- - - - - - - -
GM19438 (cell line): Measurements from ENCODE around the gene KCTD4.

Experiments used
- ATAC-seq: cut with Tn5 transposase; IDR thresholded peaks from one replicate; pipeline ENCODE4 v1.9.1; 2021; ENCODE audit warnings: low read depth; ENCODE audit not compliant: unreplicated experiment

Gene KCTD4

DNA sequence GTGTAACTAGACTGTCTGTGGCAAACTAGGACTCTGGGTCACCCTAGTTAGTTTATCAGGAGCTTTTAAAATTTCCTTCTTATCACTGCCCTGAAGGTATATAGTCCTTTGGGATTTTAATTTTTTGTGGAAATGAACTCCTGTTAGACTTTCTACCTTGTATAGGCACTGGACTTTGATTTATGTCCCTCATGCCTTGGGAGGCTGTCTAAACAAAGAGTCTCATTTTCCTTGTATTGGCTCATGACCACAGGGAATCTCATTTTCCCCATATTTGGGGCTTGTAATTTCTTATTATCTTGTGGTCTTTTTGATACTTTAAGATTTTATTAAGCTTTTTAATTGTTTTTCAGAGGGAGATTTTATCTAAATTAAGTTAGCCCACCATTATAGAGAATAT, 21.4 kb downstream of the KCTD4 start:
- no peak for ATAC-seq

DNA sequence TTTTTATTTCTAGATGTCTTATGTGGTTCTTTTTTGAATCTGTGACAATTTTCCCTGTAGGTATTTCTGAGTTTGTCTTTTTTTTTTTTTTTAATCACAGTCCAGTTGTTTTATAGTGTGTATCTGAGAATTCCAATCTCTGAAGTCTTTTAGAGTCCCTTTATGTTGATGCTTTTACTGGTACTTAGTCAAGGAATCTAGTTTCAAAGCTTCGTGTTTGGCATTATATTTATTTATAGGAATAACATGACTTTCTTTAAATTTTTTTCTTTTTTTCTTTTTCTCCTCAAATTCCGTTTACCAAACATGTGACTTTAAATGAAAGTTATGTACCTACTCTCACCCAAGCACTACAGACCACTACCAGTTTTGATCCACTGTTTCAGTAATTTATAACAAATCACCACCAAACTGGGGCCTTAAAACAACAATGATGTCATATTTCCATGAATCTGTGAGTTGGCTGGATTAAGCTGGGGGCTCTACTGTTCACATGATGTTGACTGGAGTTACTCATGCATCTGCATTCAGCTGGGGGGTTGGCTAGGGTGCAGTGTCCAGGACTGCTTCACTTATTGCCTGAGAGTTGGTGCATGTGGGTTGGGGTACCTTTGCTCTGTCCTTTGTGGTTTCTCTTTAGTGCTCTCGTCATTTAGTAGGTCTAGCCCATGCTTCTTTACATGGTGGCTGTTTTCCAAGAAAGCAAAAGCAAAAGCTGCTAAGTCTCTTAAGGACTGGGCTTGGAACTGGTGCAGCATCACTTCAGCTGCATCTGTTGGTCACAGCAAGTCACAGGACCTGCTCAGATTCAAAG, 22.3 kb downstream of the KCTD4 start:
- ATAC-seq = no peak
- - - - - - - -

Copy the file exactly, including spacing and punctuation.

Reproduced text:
GM19438 (cell line): Measurements from ENCODE around the gene KCTD4.

Experiments used
- ATAC-seq: cut with Tn5 transposase; IDR thresholded peaks from one replicate; pipeline ENCODE4 v1.9.1; 2021; ENCODE audit warnings: low read depth; ENCODE audit not compliant: unreplicated experiment

Gene KCTD4

DNA sequence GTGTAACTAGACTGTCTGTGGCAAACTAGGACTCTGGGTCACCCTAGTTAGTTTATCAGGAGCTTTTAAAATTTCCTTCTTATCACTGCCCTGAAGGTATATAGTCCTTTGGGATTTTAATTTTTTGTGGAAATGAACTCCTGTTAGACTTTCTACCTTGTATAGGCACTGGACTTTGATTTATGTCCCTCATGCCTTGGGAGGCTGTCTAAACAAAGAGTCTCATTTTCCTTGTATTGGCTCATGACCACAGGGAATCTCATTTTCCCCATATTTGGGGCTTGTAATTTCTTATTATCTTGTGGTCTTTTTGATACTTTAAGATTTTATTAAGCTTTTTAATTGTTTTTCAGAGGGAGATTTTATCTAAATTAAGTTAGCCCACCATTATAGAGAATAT, 21.4 kb downstream of the KCTD4 start:
- no peak for ATAC-seq

DNA sequence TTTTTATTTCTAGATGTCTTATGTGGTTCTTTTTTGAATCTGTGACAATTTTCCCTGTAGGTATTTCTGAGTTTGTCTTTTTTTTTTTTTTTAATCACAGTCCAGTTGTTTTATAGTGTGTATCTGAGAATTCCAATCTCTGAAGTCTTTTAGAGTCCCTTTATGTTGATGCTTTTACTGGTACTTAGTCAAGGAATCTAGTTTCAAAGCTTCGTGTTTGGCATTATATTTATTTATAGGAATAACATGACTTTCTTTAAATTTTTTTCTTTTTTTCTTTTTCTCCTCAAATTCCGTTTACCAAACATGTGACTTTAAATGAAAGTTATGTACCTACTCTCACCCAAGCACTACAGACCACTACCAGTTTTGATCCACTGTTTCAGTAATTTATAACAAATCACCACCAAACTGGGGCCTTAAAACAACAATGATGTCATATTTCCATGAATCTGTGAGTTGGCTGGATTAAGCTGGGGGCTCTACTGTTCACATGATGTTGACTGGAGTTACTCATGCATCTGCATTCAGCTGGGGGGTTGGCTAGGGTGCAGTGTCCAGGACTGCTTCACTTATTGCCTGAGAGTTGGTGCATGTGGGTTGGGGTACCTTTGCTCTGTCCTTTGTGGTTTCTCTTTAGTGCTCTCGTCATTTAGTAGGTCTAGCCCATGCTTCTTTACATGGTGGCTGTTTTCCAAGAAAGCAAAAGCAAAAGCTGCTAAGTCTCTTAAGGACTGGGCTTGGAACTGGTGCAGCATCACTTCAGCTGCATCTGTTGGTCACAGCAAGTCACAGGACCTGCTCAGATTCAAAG, 22.3 kb downstream of the KCTD4 start:
- ATAC-seq = no peak